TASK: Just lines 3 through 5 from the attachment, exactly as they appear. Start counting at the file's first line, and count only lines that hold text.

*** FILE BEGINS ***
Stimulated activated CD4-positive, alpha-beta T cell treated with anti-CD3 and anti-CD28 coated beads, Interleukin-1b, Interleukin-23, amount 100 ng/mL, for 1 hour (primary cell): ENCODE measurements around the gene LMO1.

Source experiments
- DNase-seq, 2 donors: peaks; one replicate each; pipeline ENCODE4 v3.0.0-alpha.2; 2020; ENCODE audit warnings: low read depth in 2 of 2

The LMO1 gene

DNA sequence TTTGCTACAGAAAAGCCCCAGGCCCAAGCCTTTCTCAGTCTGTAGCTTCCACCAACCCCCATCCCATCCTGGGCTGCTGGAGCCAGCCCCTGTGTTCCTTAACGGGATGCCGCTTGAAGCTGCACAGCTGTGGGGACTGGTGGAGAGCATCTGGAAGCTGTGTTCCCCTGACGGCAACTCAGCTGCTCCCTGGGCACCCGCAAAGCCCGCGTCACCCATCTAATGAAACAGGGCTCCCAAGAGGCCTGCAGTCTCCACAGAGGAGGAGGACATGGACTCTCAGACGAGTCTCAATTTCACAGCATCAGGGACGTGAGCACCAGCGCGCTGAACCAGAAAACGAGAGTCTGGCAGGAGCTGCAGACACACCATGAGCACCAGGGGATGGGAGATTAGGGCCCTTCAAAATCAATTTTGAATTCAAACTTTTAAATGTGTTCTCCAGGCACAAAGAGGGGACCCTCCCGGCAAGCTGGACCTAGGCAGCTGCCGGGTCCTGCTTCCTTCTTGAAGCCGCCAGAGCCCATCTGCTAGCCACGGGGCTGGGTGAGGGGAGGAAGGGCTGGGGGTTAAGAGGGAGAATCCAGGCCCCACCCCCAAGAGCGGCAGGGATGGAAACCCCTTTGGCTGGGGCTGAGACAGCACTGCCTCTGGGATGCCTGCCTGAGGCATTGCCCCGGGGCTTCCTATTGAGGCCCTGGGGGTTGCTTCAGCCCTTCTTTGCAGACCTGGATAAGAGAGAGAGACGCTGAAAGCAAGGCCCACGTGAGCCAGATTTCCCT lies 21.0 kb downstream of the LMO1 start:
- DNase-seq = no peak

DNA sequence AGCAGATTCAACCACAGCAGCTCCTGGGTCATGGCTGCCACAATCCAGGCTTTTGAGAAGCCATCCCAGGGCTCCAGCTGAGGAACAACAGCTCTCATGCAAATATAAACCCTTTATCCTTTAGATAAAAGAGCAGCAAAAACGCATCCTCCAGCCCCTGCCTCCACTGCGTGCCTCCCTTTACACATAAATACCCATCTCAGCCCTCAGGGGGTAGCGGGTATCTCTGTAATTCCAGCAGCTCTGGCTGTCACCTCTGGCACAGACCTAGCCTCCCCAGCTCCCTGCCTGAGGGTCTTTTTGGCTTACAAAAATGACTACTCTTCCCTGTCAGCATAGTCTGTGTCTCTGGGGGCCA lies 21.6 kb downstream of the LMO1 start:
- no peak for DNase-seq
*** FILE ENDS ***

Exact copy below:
- DNase-seq, 2 donors: peaks; one replicate each; pipeline ENCODE4 v3.0.0-alpha.2; 2020; ENCODE audit warnings: low read depth in 2 of 2

The LMO1 gene

DNA sequence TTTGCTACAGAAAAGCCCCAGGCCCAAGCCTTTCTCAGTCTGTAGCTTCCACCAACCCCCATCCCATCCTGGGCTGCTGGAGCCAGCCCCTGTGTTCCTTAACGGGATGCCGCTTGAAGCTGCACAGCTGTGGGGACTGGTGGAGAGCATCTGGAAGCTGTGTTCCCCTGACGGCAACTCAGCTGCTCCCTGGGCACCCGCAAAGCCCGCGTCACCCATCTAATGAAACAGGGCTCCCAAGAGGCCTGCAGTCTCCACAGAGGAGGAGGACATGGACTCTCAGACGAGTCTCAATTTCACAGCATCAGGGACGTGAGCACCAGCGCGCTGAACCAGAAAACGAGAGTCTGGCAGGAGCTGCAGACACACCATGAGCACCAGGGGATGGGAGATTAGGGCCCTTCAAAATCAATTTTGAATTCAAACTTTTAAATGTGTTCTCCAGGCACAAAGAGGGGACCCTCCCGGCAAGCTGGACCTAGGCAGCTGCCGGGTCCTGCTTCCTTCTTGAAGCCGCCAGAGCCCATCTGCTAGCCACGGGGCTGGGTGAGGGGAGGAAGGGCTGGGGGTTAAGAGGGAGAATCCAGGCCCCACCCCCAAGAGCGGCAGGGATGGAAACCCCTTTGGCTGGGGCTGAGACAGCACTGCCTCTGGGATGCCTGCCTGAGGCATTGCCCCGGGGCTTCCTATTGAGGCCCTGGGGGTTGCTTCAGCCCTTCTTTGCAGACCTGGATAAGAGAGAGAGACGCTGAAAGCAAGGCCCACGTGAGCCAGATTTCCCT lies 21.0 kb downstream of the LMO1 start: